- Consociational state
Political scientists define a consociational state as a
statewhich has major internal divisions along ethnic, religious, or linguistic lines, with none of the divisions large enough to form a majority group, yet nonetheless manages to remain stable, due to consultation among the elites of each of its major social groups. Consociational states are often contrasted with states with majority rule.
Consociational polities often have these characteristics:
*Coalition cabinets, where executive power is shared between parties, not concentrated in one. Many of these cabinets are oversized, they include parties not necessary for a parliamentary majority;
*Balance of power between executive and
*Decentralized and federal government, where (regional)
minoritieshave considerable independence;
bicameralism, where it is very difficult for one party to gain a majority in both houses. Normally one chamber represents regional interests and the other national interests;
Proportional representation, to allow (small) minoritiesto gain representation too;
*Organized and corporatist interest groups, which represent
constitution, which prevents government from changing the constitution without consent of minorities;
Judicial review, which allow minoritiesto go to the courts to seek redress against laws that they see as unjust;
direct democracy, which allow minoritiesto enact or prevent legislation;
*Proportional employment in the public sector;
head of state, either a monarch with only ceremonial duties, or an indirectly elected president, who gives up his party affiliation after his election;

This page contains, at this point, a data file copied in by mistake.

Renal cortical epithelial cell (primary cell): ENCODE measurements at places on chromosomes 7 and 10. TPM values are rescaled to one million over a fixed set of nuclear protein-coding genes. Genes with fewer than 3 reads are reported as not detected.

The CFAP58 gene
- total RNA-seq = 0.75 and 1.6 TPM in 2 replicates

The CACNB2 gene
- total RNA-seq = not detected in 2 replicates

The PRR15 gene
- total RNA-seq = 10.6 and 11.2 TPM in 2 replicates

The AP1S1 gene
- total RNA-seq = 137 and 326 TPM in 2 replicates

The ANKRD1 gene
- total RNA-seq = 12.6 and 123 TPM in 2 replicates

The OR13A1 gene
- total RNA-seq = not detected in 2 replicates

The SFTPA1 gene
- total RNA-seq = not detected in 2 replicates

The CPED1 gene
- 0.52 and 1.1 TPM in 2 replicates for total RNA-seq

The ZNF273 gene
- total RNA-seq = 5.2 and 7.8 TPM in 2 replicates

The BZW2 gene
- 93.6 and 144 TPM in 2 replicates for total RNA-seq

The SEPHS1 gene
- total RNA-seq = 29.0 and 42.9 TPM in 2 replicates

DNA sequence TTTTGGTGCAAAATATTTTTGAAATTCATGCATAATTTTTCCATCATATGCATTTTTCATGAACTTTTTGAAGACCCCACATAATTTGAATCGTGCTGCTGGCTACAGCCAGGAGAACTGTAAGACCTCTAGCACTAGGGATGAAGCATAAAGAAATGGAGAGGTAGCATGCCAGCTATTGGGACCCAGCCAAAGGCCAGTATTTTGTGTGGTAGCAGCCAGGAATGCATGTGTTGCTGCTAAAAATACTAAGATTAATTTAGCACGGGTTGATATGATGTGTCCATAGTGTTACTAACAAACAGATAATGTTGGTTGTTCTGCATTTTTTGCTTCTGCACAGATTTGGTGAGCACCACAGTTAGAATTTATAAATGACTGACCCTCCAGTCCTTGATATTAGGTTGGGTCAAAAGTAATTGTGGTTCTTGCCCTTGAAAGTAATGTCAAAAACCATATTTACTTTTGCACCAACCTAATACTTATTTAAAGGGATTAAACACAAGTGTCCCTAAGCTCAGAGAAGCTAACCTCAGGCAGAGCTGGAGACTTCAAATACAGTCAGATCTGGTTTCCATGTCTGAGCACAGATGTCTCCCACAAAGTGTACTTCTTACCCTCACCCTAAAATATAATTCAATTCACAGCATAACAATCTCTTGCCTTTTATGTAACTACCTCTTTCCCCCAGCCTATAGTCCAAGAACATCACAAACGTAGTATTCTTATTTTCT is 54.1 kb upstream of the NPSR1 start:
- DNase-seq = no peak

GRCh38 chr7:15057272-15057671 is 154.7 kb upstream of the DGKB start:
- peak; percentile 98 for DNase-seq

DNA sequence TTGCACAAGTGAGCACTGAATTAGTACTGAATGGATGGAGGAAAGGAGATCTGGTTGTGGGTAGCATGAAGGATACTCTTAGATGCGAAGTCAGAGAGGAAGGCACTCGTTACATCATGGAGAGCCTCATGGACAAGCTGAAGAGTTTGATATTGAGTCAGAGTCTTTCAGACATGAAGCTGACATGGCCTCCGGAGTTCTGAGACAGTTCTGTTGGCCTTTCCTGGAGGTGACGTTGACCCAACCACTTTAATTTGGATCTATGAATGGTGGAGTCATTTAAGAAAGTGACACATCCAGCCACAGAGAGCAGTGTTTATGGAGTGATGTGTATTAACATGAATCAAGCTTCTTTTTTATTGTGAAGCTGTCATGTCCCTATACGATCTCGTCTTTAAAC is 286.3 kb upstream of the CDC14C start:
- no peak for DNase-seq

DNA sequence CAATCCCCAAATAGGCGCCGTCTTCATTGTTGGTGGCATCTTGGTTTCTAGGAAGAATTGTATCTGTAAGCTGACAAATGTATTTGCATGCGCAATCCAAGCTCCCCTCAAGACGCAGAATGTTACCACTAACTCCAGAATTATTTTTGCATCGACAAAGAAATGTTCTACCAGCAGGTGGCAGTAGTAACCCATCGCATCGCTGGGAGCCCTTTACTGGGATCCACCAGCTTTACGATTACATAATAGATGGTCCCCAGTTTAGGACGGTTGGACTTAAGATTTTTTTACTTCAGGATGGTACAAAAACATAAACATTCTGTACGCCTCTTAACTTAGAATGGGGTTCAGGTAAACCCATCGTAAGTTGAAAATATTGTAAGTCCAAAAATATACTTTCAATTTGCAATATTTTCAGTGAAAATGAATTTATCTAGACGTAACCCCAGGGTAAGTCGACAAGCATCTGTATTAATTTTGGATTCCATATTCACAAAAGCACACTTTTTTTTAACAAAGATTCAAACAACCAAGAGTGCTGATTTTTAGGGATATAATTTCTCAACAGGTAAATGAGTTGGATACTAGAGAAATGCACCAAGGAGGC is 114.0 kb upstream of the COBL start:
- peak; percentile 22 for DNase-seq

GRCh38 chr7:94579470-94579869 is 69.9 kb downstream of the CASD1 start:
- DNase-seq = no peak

Referendums are only used to allow minoritiesto block legislation: this means that they must be a citizen's initiativeand that there is no compulsory voting.
*Equality between ministers in cabinet, the
prime ministeris only the primus inter pares;
central bank, where experts and not politicians set out monetary policies.
In this view,
Switzerland, a country with no clear majority group, is a prime example of such a consensus democracy. Examples of this include: the frequent use of referendums, its confederal structure, and the tradition that all large parties are included in the cabinet, creating oversized coalition governments. This can be directly linked to the many minoritiesSwitzerland has: its population consists of both Protestants and Roman Catholics; and French-, German-, Italian- and Romansch-speaking groups.
The EU too can be seen as a consensus democracy: The parliament is bicameral: one chamber, the
European Parliamentis directly elected, the other the Council consists of national ministers. The executive (the European Commission) is very weak in comparison to the legislature (especially the European Council). The Commission could be seen as an oversized coalition including (nearly) all parties in parliament.
Ethnic interest group
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